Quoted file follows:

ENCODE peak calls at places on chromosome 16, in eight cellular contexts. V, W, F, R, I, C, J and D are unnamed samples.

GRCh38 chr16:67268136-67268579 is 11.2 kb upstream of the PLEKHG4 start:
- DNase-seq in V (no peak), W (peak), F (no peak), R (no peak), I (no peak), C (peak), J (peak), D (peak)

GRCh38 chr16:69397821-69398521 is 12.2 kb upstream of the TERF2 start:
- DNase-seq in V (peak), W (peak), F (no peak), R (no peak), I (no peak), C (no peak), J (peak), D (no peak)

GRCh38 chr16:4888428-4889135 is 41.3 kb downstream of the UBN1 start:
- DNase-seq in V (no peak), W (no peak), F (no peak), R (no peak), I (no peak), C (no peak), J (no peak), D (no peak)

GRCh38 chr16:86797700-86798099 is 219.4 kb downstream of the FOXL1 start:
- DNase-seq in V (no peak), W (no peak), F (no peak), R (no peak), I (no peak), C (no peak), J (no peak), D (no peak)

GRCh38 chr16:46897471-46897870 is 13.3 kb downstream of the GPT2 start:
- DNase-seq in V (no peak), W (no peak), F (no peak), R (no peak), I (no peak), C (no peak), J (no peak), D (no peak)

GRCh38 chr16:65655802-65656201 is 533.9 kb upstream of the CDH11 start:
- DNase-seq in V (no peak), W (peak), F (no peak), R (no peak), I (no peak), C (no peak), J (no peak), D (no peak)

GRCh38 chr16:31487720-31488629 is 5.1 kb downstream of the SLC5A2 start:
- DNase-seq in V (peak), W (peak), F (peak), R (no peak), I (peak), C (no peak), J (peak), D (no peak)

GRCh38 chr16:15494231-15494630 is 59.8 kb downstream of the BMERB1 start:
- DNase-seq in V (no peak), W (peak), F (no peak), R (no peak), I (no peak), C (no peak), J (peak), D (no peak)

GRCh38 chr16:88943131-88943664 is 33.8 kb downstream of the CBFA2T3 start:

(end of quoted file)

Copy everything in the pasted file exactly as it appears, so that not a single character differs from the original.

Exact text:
ENCODE peak calls at places on chromosome 16, in eight cellular contexts. V, W, F, R, I, C, J and D are unnamed samples.

GRCh38 chr16:67268136-67268579 is 11.2 kb upstream of the PLEKHG4 start:
- DNase-seq in V (no peak), W (peak), F (no peak), R (no peak), I (no peak), C (peak), J (peak), D (peak)

GRCh38 chr16:69397821-69398521 is 12.2 kb upstream of the TERF2 start:
- DNase-seq in V (peak), W (peak), F (no peak), R (no peak), I (no peak), C (no peak), J (peak), D (no peak)

GRCh38 chr16:4888428-4889135 is 41.3 kb downstream of the UBN1 start:
- DNase-seq in V (no peak), W (no peak), F (no peak), R (no peak), I (no peak), C (no peak), J (no peak), D (no peak)

GRCh38 chr16:86797700-86798099 is 219.4 kb downstream of the FOXL1 start:
- DNase-seq in V (no peak), W (no peak), F (no peak), R (no peak), I (no peak), C (no peak), J (no peak), D (no peak)

GRCh38 chr16:46897471-46897870 is 13.3 kb downstream of the GPT2 start:
- DNase-seq in V (no peak), W (no peak), F (no peak), R (no peak), I (no peak), C (no peak), J (no peak), D (no peak)

GRCh38 chr16:65655802-65656201 is 533.9 kb upstream of the CDH11 start:
- DNase-seq in V (no peak), W (peak), F (no peak), R (no peak), I (no peak), C (no peak), J (no peak), D (no peak)

GRCh38 chr16:31487720-31488629 is 5.1 kb downstream of the SLC5A2 start:
- DNase-seq in V (peak), W (peak), F (peak), R (no peak), I (peak), C (no peak), J (peak), D (no peak)

GRCh38 chr16:15494231-15494630 is 59.8 kb downstream of the BMERB1 start:
- DNase-seq in V (no peak), W (peak), F (no peak), R (no peak), I (no peak), C (no peak), J (peak), D (no peak)

GRCh38 chr16:88943131-88943664 is 33.8 kb downstream of the CBFA2T3 start: